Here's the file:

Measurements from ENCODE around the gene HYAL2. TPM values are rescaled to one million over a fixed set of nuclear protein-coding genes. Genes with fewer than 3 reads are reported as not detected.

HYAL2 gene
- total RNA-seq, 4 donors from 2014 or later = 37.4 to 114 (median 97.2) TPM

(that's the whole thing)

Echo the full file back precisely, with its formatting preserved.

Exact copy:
Measurements from ENCODE around the gene HYAL2. TPM values are rescaled to one million over a fixed set of nuclear protein-coding genes. Genes with fewer than 3 reads are reported as not detected.

HYAL2 gene
- total RNA-seq, 4 donors from 2014 or later = 37.4 to 114 (median 97.2) TPM